Registration Dossier

Administrative data

Description of key information

similar to OECD 424, oral, rat, 90 -days: NOAEL = 996 mg/kg bw/day (highest dose tested)

Key value for chemical safety assessment

Effect on neurotoxicity: via oral route

Endpoint conclusion
Endpoint conclusion:
no adverse effect observed
Dose descriptor:
NOAEL
996 mg/kg bw/day
Study duration:
subchronic
Species:
rat
Quality of whole database:
The available information comprises adequate, reliable (Klimisch score 1) and consistent study, and is thus sufficient to fulfil the standard information requirements set out in Annex VIII-IX, 8.6, of Regulation (EC) No 1907/2006.

Effect on neurotoxicity: via inhalation route

Endpoint conclusion
Endpoint conclusion:
no study available

Effect on neurotoxicity: via dermal route

Endpoint conclusion
Endpoint conclusion:
no study available

Additional information

The study was designed to investigate the possible neurotoxicity of the test material and was conducted similar to OECD TG 424. The test material was administered by dietary admixture to three groups, each with ten male and ten female Sprague-Dawley Crl:CD® (SD) IGS BR strain rats, for up to 90 consecutive days (13 weeks), at dietary concentrations of 150, 1500 and 12000 ppm (equivalent to a mean achieved dosage for males and females of 12, 117 and 996 mg/kg/day, respectively). A further group of ten males and ten females was exposed to basal laboratory diet to serve as a control.

There were three unscheduled deaths during the study but these were not attributed to neurotoxicity. The three interim deaths of male rats at 12000 ppm were attributed to physical injury (an open wound to the tail, broken teeth and tongue injury). Normally, such injuries would not have resulted in death, however, the blood was reported as thin and pale for one of these animals, suggesting an adverse effect on clotting potential. However, this was a systemic effect of treatment and was not indicative of neurotoxicity. Clinically observable signs were confined to opacity of the eyes and varying degrees of fur loss. A treatment-related reduction in bodyweight for animals of either sex treated with 12000 ppm was considered to be attributable to the effects of administration, due to a reduction in food efficiency in the same group. Temporary reduction in bodyweight gain at the early stages for groups treated with 1500 ppm was probably attributable to the unpalatable nature of the dietary admixture and was not a direct effect of toxicity. Ophthalmoscopic examination revealed opacity and neovascularisation of the cornea, throughout the treatment groups, with effects more severe at 150 and 1500 ppm. This was considered to be attributable to the effects of administration of the dietary admixture. Diet residue may have been accidentally deposited in and around the eyes, causing irritation. Neovascularisation is a mechanism which promotes corneal healing and is a common pathological response following corneal insult. A reduction in absolute brain weight was detected at all treatment levels. This was most probably due to the lower bodyweight gains seen during the first week of the study and not a neurotoxic effect of treatment. In addition, necropsy findings from 12000 ppm animals showed thickening of the glandular gastric epithelium. Histopathological examination showed no evidence of neurotoxicologically significant ocular or gastric change and neural tissue of 12000 ppm animals was similar to that of controls. No toxicologically significant microscopic changes were detected.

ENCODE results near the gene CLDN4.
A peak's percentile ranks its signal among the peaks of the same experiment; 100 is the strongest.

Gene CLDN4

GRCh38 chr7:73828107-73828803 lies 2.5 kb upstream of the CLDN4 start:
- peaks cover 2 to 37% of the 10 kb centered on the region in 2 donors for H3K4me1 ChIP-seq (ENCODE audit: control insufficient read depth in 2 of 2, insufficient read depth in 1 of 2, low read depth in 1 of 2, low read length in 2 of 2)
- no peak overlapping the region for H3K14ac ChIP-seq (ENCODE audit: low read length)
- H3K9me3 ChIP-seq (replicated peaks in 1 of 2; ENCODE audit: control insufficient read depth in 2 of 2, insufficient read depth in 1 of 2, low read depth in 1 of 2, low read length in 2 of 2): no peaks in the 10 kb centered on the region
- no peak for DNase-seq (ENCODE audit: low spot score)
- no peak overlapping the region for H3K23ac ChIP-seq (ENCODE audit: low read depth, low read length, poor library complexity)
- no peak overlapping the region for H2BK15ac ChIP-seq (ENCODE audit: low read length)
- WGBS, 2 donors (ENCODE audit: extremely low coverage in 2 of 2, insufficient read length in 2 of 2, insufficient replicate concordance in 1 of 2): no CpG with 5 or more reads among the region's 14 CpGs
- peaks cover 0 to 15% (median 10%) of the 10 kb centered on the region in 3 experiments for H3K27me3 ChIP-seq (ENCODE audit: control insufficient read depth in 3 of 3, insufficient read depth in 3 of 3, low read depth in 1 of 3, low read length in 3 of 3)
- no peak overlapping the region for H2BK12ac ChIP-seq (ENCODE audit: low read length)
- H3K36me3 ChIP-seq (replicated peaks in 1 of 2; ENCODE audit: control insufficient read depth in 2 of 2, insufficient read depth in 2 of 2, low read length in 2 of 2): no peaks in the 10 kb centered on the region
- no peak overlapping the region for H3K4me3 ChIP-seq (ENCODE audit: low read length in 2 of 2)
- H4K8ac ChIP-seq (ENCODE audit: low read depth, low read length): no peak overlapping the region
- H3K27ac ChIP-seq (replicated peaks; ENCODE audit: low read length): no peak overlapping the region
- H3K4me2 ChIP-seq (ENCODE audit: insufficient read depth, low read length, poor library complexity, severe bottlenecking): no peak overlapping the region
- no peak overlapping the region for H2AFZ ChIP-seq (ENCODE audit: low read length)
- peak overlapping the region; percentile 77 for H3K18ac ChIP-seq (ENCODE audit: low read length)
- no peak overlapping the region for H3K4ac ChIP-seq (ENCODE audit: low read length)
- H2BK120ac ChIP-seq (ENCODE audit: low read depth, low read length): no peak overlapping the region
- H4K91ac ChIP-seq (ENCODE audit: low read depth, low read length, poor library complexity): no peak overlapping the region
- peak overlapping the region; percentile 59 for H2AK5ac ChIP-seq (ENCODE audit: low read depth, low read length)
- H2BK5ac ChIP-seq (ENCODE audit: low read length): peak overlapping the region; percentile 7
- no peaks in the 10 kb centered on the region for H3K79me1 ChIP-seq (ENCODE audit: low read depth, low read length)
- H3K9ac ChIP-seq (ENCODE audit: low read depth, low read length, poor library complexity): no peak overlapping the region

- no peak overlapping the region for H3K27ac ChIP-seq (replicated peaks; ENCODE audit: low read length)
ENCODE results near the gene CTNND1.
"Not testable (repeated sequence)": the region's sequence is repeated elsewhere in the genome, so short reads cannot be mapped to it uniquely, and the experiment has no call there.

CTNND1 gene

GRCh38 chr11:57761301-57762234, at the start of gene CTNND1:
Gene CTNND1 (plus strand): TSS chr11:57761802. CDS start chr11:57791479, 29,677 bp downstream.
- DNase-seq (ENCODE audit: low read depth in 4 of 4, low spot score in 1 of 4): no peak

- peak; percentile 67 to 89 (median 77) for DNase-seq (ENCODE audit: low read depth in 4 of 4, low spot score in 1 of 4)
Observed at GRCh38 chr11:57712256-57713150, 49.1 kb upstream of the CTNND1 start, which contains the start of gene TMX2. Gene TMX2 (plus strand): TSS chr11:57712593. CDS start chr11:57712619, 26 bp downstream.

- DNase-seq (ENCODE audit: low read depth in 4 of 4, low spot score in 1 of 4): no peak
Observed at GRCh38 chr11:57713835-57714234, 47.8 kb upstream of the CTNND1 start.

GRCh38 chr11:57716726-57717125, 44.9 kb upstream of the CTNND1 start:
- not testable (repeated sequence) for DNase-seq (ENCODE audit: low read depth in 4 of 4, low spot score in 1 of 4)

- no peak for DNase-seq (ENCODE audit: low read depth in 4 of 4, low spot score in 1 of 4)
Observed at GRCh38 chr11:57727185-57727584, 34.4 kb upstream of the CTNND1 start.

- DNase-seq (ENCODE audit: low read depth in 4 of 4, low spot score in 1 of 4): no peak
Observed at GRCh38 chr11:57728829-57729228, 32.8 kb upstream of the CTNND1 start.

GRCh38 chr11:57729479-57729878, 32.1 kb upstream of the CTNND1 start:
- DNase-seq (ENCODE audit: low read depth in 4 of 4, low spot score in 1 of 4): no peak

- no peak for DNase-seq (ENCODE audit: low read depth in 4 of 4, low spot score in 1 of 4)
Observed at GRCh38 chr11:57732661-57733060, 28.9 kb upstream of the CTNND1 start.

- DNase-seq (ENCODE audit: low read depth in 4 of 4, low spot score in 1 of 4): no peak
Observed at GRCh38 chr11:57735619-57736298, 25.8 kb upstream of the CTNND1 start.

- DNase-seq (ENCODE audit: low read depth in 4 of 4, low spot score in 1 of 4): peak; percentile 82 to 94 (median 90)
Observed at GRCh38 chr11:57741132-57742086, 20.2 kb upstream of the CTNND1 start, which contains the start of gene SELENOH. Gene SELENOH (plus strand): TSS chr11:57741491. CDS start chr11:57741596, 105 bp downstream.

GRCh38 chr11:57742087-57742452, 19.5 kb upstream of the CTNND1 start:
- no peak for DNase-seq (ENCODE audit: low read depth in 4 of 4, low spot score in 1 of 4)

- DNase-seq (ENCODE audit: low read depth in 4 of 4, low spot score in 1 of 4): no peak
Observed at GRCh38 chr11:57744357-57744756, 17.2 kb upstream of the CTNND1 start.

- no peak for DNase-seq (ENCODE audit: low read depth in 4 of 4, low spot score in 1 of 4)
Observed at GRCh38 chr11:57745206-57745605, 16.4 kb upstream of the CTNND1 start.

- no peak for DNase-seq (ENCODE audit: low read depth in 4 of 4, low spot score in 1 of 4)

Conclusion: Since no neurotoxic effects were observed up to the highest dose level, a 'No Observed Adverse Effect Level' (NOAEL) of 12000 ppm (equivalent to a mean achieved dosage of 996 mg/kg bw/day) for neurotoxicity was derived.

Justification for classification or non-classification

The available data on neurotoxicity with 2-{2-chloro-4-mesyl-3-[(tetrahydrofuran-2-ylmethoxy)methyl]benzoyl}cyclohexane-1,3-dione (CAS 473278-76-1) does not meet the criteria for classification according to Regulation (EC) No 1272/2008, and is therefore conclusive but not sufficient for classification.